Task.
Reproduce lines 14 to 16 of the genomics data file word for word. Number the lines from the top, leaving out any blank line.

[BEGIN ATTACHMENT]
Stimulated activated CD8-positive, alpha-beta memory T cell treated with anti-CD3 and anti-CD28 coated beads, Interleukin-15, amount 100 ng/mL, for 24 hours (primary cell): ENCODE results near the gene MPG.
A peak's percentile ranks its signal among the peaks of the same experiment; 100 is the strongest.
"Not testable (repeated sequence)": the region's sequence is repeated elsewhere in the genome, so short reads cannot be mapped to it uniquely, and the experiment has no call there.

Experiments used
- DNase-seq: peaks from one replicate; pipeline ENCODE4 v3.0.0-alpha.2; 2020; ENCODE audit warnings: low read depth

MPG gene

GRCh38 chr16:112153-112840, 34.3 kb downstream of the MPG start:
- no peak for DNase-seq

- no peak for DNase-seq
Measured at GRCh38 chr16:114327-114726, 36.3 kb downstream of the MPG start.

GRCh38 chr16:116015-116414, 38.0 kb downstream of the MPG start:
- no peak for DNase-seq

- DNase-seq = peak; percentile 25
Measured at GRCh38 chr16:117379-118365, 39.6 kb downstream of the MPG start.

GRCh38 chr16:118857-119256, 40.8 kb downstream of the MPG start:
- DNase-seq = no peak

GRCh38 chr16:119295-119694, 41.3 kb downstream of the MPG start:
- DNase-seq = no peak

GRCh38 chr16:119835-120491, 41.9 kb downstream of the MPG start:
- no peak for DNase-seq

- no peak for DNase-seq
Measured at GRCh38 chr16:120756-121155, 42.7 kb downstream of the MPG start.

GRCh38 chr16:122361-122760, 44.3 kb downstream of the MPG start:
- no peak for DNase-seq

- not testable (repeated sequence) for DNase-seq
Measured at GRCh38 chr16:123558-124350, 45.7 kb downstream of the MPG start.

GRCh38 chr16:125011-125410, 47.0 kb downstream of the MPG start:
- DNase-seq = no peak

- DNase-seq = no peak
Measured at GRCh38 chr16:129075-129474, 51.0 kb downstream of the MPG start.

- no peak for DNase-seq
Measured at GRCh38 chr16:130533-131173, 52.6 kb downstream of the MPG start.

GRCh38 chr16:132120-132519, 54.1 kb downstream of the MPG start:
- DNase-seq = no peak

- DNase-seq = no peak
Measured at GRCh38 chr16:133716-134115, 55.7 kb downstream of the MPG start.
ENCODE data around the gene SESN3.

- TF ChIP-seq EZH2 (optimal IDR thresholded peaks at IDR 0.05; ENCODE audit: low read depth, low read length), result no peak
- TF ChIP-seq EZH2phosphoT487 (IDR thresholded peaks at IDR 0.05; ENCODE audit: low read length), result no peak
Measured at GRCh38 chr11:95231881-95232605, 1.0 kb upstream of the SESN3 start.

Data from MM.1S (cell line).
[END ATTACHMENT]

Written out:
Measured at GRCh38 chr16:117379-118365, 39.6 kb downstream of the MPG start.

GRCh38 chr16:118857-119256, 40.8 kb downstream of the MPG start:
- DNase-seq = no peak